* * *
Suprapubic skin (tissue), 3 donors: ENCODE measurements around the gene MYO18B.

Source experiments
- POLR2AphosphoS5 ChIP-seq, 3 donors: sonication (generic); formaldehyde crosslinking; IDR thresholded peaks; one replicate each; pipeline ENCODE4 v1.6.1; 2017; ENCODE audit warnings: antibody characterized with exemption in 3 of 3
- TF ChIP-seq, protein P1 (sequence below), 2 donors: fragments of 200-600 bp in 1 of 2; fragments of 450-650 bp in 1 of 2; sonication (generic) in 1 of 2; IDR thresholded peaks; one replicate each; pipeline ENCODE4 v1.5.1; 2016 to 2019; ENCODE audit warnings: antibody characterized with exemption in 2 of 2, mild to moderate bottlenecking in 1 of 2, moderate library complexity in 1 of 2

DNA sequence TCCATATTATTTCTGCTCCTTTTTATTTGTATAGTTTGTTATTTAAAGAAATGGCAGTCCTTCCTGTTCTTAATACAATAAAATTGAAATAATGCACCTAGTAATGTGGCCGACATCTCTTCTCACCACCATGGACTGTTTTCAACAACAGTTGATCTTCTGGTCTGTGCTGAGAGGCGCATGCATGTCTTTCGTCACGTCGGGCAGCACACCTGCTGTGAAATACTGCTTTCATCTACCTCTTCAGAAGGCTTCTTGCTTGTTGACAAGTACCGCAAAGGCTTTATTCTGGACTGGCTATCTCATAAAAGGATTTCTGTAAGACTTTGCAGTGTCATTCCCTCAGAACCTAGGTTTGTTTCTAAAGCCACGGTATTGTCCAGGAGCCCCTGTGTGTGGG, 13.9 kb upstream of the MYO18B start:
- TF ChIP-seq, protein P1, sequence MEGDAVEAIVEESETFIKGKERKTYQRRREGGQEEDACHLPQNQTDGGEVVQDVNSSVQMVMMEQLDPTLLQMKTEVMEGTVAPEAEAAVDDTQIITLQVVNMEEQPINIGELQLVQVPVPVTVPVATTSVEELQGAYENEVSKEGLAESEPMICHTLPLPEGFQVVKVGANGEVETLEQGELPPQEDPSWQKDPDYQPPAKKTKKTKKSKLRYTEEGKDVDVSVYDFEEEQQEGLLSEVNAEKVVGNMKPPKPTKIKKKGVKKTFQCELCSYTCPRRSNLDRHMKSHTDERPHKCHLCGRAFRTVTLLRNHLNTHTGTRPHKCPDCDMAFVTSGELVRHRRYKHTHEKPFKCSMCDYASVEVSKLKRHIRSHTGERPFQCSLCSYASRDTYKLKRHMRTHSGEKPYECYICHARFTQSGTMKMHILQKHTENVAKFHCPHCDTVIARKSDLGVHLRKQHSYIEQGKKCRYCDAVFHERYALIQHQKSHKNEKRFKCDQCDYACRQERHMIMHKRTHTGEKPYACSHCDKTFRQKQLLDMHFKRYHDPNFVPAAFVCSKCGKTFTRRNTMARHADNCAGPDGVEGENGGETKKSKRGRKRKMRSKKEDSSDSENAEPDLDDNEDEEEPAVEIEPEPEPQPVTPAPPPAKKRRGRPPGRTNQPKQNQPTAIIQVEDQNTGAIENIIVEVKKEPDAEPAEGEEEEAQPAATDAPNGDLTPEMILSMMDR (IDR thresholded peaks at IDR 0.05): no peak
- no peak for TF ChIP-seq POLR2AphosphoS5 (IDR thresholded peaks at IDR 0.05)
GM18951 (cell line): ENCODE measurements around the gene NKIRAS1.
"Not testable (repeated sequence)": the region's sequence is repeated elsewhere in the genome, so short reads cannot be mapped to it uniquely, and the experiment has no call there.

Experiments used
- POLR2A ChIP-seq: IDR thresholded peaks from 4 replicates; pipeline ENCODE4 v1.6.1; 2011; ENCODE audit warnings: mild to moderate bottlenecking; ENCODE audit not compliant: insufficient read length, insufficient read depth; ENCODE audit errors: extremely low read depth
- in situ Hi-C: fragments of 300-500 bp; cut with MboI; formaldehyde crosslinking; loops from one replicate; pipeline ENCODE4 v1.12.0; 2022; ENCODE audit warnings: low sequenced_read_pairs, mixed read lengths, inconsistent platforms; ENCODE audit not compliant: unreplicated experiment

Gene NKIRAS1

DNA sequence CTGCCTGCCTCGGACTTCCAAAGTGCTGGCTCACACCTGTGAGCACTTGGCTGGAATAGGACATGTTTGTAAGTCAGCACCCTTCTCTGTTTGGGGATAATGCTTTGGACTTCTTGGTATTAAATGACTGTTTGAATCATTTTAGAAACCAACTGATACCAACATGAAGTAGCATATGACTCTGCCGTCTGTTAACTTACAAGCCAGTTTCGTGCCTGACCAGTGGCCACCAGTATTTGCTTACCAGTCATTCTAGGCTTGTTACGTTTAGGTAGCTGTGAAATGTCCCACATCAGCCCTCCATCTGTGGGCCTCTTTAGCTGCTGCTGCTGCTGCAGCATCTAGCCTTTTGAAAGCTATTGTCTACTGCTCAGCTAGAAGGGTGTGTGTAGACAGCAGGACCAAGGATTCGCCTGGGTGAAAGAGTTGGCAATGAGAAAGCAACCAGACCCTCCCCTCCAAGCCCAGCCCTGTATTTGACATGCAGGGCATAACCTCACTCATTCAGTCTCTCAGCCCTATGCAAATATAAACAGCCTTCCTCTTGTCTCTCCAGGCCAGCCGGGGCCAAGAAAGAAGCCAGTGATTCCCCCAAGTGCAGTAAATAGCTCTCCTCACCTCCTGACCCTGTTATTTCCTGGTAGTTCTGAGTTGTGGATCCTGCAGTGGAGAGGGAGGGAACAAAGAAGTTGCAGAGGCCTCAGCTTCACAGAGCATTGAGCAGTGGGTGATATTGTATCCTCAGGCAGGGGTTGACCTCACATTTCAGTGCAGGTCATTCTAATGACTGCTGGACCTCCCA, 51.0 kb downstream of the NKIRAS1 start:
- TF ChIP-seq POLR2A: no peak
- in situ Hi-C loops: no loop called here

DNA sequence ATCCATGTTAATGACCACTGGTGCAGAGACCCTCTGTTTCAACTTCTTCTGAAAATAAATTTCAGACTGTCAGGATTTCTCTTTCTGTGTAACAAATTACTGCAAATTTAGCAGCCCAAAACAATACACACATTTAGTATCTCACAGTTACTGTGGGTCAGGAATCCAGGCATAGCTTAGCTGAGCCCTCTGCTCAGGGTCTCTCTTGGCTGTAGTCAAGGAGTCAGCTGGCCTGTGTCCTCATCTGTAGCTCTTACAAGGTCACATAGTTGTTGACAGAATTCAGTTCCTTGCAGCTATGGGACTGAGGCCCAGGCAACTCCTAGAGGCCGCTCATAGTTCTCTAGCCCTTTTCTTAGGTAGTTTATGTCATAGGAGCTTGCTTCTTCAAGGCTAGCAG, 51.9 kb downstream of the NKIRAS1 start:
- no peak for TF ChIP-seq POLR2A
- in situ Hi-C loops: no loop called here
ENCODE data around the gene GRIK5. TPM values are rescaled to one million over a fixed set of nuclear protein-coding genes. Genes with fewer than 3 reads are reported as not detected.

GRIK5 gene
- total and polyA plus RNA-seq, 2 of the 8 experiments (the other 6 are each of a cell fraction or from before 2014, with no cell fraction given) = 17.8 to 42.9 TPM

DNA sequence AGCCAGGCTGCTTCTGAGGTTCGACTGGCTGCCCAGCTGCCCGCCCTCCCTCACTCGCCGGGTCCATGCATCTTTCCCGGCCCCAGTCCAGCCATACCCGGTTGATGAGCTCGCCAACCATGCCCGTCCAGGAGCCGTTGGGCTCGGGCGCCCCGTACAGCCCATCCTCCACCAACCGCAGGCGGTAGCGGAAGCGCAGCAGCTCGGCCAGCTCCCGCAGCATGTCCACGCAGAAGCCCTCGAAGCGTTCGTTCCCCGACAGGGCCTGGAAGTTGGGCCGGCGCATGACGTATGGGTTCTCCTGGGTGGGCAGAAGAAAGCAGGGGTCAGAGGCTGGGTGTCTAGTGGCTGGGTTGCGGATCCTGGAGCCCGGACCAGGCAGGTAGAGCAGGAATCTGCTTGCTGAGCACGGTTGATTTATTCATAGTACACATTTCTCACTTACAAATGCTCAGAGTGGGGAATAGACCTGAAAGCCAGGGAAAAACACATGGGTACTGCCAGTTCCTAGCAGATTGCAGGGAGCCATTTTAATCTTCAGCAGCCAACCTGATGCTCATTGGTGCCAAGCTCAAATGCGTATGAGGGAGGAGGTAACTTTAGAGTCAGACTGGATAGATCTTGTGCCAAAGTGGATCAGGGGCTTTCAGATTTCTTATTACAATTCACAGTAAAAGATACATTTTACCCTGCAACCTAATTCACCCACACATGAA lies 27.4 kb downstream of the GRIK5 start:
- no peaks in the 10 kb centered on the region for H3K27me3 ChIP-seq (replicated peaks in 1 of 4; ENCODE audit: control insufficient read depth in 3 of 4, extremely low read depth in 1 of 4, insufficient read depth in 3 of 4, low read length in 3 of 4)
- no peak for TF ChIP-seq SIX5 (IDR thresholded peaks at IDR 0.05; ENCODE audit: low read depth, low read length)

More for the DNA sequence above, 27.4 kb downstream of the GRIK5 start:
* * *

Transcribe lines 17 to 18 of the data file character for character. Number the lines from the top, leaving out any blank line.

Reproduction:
DNA sequence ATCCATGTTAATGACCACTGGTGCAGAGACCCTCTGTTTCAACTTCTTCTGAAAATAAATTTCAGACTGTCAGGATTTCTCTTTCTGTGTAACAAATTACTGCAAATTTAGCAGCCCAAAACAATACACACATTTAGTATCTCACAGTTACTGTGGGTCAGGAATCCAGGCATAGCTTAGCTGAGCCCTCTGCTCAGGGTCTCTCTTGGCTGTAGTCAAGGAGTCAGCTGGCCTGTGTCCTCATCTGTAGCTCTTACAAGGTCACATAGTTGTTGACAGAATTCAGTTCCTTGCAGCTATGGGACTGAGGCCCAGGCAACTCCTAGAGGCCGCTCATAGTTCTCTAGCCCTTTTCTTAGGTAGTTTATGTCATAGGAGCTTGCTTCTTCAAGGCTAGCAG, 51.9 kb downstream of the NKIRAS1 start:
- no peak for TF ChIP-seq POLR2A